The 2015 Absence Management survey by the Chartered Institute of Personnel and Development (CIPD) and corporate healthcare provider Simply Health, found that stress is one of the most common causes of long-term sickness absence for both manual and non-manual employees. Two-fifths of respondents also reported that stress-related absence in their organisation had increased over the past year, and this figure rose to half of all respondents working in the public sector.
Being in employment is generally accepted to be good for a person’s health, wellbeing, morale, confidence and feeling of self-worth. However, the demands placed on a person at work can sometimes exceed what they can cope with and this is generally when work-related stress develops. People who work full-time spend a significant proportion of their lives at work. If their workload is unmanageable, the working environment is not conducive to performing well, or perhaps relationships with co-workers or line managers aren’t as positive as they could be, people can become very disheartened at work, which can lead to a build-up of stress. Similarly, people may be negatively affected by what’s going on in their lives outside work and these issues, combined with work pressures, may cause stress to develop.
Part of the problem with dealing with stress is that it affects people very differently – what is extremely stressful for one person may not seem at all stressful to another. This means that a person’s stress may sometimes be misconstrued as an over-reaction or, within a work context, perhaps as a pretext for avoiding certain work tasks. Sometimes it may be quite clear why a person is feeling stressed (e.g. financial problems, relationship issues, bereavement) but at other times it may not be so obvious to others. This is because some people unintentionally put themselves under pressure due to their own psychological make-up (e.g. a predominantly pessimistic outlook, lack of assertiveness, perfectionism or unrealistic expectations) whilst people who are naturally self-confident and positive may put themselves under less pressure yet perform equally well.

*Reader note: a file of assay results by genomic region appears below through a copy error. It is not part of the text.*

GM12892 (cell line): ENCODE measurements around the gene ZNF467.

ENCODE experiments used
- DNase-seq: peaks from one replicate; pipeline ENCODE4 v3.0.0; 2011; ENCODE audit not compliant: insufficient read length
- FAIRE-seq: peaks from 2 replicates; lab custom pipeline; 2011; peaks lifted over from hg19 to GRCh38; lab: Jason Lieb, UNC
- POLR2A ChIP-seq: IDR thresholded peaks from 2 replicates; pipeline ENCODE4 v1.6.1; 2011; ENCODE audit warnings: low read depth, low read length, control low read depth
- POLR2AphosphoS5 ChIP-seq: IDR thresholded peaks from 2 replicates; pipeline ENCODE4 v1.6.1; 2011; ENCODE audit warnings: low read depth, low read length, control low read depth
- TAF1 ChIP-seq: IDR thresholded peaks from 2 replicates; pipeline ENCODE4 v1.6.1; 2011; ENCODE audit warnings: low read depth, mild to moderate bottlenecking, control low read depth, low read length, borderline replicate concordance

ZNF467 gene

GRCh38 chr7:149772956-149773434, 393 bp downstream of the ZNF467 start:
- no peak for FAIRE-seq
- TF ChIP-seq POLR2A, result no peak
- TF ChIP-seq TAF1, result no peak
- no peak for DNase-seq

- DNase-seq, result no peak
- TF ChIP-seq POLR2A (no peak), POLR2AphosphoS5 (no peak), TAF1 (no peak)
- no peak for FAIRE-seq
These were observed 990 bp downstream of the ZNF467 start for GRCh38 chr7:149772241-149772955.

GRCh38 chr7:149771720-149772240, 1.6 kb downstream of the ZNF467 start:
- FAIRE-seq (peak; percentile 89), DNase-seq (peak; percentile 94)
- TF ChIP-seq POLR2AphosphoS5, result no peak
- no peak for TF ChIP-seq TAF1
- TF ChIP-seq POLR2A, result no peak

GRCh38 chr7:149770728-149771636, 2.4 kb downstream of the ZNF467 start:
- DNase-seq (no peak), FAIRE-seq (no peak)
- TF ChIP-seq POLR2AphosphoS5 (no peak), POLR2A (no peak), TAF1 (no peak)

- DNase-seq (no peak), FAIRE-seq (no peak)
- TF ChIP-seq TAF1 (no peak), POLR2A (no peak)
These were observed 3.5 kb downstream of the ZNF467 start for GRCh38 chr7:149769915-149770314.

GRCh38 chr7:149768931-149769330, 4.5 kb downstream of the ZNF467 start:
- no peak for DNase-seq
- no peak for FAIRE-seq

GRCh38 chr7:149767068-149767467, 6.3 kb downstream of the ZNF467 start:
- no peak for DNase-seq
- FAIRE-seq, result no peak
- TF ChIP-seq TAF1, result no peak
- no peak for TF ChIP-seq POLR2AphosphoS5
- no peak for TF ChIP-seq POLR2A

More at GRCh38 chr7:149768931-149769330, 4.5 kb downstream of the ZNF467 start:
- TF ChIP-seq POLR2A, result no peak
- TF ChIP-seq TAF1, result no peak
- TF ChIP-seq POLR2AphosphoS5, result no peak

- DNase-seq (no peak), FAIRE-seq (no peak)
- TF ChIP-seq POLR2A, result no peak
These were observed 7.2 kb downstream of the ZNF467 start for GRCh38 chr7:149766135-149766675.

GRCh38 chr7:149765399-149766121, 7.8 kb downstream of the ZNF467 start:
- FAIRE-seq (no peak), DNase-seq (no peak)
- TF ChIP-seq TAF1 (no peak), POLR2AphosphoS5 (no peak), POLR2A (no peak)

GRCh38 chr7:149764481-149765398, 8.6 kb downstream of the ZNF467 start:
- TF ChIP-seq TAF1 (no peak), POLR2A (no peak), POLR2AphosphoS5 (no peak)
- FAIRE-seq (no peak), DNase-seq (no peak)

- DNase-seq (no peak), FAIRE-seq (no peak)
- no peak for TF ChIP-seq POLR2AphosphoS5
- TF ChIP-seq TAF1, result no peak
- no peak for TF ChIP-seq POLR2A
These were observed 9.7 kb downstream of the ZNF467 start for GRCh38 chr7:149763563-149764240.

The second part of this blog will look at the symptoms of short-term and long-term stress. In the meantime, more information on stress in the workplace can be found in our guide on tackling employee work related stress. Or for help with specific queries, see the Fit for Work website, or contact the Fit for Work Advice line on 0800 032 6235.